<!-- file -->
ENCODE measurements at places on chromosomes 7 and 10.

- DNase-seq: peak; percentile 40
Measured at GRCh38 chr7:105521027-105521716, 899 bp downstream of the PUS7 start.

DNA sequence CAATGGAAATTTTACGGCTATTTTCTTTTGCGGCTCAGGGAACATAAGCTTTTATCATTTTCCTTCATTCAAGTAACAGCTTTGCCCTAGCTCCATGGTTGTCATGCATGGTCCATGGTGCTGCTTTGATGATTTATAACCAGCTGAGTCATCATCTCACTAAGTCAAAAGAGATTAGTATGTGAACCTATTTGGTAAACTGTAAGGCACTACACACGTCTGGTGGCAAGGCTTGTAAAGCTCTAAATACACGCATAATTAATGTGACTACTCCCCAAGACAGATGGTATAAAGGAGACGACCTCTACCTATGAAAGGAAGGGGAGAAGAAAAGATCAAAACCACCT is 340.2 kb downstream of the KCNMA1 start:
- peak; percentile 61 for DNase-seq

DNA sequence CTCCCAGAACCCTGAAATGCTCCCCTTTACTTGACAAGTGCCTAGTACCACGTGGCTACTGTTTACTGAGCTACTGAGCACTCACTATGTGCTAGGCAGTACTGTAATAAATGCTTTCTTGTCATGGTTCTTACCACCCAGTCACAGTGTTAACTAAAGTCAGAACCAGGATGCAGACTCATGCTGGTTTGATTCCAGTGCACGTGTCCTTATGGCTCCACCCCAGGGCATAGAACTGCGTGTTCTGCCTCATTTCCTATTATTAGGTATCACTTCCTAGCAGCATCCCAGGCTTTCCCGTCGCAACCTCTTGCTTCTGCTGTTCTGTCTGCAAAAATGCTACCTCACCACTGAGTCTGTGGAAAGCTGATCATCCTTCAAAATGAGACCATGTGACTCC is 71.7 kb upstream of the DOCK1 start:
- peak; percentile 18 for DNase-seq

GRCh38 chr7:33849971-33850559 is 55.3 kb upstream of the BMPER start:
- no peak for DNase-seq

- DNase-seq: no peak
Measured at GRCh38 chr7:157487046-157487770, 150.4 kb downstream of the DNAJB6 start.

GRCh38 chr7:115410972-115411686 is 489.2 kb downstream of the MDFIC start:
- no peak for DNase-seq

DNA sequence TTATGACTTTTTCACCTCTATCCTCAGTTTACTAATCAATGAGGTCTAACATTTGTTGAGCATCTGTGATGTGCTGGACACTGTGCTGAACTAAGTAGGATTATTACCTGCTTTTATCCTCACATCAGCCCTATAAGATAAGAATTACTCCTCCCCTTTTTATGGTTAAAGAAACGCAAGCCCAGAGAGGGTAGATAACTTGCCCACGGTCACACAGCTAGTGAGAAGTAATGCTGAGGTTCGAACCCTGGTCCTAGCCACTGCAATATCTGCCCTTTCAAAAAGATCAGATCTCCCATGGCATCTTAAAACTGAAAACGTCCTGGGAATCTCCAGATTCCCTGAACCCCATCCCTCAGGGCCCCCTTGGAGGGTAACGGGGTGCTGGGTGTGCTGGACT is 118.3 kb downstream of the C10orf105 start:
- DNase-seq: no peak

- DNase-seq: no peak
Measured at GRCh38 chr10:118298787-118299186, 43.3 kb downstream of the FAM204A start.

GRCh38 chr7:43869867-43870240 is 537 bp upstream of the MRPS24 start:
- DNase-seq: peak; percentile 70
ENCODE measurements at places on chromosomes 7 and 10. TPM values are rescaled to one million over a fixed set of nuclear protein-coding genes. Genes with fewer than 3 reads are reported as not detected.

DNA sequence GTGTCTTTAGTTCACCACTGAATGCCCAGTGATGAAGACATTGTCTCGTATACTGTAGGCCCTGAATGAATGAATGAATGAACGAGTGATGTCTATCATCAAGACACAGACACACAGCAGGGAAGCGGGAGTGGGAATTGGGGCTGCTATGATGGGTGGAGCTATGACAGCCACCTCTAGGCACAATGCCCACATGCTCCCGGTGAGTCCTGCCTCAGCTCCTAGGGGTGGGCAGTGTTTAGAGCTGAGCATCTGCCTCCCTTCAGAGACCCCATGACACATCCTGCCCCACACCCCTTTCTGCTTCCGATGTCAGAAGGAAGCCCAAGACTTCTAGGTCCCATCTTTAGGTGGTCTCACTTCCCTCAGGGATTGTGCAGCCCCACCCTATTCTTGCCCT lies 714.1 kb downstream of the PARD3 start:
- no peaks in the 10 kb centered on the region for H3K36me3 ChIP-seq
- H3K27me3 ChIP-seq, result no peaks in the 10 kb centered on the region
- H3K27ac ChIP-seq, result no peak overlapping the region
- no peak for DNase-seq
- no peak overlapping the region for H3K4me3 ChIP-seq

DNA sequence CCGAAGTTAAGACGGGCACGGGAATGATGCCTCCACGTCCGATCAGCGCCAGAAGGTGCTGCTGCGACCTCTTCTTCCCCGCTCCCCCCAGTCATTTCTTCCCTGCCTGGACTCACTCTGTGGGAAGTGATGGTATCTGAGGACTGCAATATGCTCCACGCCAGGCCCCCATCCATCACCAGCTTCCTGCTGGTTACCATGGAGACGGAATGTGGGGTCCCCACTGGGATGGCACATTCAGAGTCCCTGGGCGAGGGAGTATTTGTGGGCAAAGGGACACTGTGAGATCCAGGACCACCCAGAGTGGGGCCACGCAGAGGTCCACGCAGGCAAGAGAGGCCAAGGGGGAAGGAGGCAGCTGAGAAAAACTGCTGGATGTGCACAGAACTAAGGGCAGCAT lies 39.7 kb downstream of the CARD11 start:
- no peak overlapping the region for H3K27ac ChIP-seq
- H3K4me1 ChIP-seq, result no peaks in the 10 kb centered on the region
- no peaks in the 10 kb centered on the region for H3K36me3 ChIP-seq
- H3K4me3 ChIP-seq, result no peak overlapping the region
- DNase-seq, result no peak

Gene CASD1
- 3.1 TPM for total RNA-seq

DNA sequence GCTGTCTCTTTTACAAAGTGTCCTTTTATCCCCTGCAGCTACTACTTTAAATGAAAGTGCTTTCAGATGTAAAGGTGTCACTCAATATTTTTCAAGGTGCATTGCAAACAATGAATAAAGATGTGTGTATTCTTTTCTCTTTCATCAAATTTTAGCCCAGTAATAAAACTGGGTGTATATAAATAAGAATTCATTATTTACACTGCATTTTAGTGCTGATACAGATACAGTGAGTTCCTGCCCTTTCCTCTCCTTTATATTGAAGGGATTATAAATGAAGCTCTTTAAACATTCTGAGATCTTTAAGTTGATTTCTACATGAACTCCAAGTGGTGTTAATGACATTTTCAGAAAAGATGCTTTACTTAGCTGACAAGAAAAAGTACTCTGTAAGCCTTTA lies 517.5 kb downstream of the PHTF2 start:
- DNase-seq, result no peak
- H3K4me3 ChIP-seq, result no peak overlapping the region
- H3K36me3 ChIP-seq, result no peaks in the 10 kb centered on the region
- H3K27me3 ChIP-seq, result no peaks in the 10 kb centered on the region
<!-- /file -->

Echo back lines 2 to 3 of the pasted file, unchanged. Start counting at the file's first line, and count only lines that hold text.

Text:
- DNase-seq: peak; percentile 40
Measured at GRCh38 chr7:105521027-105521716, 899 bp downstream of the PUS7 start.